How dogs are saving veterans’ lives

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U.S. Marine veteran BJ Ganem was injured by a roadside bomb on Thanksgiving night 2004 outside of Mahmoudiya, Iraq. The blast disabled the Humvee he was driving, killing his gunner instantly. Ganem and three other Marines were injured, and while the rest of his team were able to return to duty, Ganem sustained injuries that left him with an amputated left leg, mild brain injury and shrapnel wounds. Worst of all for him, the attack left Ganem with the realization that he would no longer be a Marine Infantryman in the fight for freedom. 

He struggled with transitioning out of the military — a life that gave him purpose, a mission and community. His story is not unlike the struggles that so many veterans face. 

Today, Ganem attributes what happened next to a very unlikely savior: his dog, Dozer.

Struggling with depression, a painful divorce, bankruptcynand DUI charges, Ganem began to experience suicidal ideations. “I was beginning to plan how I was going to quit my life even though I had a great family and friends and plenty of things going for me, despite now identifying as a ‘disabled vet,’” he told We Are The Mighty. “I justified everything in my mind except for what would happen to Dozer if I was no longer here.”

Dozer gave Ganem the unconditional love that only an animal companion could give — but more than that, he gave Ganem purpose again. Ganem realized he needed to seek help.

“I began to realize that many other veterans were struggling as well and I began to volunteer a lot with Wounded Warrior Project and Semper Fi Fund,” Ganem explained, echoing a common thread in the veteran community: service after service provides healing, connection and purpose.

After five years working in the veteran non-profit space, Ganem realized he could take his activism further and help give veterans the kind of support he’d received from Dozer. He created Sierra Delta, a non-profit organization that empowers every veteran with access to approved dog training that provides purpose, innovation, and community through the love of dogs.

“I had an opportunity to create a new nonprofit focused on the positive effect dogs can have on veterans thanks to the support of Nantucket Island and especially the Bishop Family, who created Blue Buffalo Pet Food Company,” he recalled. 

Today, Sierra Delta revolutionizes the “service dogs for veterans” model. Every dog provides a service, and the reasons and purpose for obtaining a dog are individual and unique to every owner. The mission of Sierra Delta is to empower American military veterans by developing a powerful bond with their dog and their community.

A service dog is a professional trained dog that provides service to an individual with a disability like guidance for vision impairment, medical alerts, and more. Service dogs go through extensive training to receive federal qualifications and public access.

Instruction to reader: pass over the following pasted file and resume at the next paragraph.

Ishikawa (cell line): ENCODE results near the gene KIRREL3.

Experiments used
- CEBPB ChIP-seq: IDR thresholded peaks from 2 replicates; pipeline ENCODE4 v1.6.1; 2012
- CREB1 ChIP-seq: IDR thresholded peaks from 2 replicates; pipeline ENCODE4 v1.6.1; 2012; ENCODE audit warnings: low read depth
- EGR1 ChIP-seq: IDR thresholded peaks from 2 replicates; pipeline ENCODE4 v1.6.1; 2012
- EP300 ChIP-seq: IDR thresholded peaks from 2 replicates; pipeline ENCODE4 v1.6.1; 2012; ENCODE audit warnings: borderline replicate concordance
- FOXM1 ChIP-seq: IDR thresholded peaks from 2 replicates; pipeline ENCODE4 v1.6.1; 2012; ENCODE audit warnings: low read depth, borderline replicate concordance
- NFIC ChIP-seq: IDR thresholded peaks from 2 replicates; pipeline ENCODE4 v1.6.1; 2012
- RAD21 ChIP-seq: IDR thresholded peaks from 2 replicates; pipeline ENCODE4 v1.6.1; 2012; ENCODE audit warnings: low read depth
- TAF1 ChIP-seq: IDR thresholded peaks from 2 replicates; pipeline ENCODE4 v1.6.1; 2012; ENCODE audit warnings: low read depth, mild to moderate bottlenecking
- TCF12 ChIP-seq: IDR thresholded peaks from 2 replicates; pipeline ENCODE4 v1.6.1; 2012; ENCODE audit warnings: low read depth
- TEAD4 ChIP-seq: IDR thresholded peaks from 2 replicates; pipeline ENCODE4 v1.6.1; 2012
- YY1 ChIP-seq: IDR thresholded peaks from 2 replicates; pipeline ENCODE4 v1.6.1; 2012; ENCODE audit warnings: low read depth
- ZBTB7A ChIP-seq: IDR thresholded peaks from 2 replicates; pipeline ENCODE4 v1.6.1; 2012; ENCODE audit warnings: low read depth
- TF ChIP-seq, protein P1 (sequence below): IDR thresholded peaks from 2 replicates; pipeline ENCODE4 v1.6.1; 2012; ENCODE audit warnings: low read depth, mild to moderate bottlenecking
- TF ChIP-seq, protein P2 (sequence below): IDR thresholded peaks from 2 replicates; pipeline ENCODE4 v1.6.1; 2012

Sierra Delta recognizes that dogs don’t necessarily need to be service dogs in order to provide service and support to veterans, so they have stepped in to help vets train their companions to improve their quality of life while building community with other dog lovers. 

“The current service dog curriculums are based on the guide dog model that was first introduced over 50 years ago to help blind people better navigate the world,” explained Ganem. “This model has since evolved into helping deaf, mobility challenged, and now mentally and emotionally challenged individuals. It is, however, extremely unsustainable as it requires all dogs who participate to be rated as “public access” and necessitates expensive and timely training for the dog to accompany their person with a medical disability anywhere.” 

This is a great thing for the small number of people that need this level of service but the vast majority of veterans do not need or want this level of service. 

Sierra Delta believes we can do better. Dozer and so many other dogs have in fact helped so many veterans — what is missing is more a diverse curriculum utilizing existing infrastructure like abundance of dog training facilities and the abundance of dogs in need of a forever home. 

Sierra Delta allows any military veteran to join their digital platform which gives them instant access to education about dog care, training, and communication. Veterans can also receive guidance about whether a medical assistance service dog is what they need and, if so, help them decide where to apply for that highly specialized dog.

By providing a community that allows all veterans (whether they are “disabled” or not) and their dogs (whether they are a medical assistance service dog or a Life Buddy service dog or just a well-trained pet) celebrate their accomplishments and share how they are getting better without worry of losing benefits or status, this community could lead to better outcomes for a large portion of our veteran community and for the dog community as well.”

To join the Sierra Delta community or learn more about how dogs can improve your life, check out their website.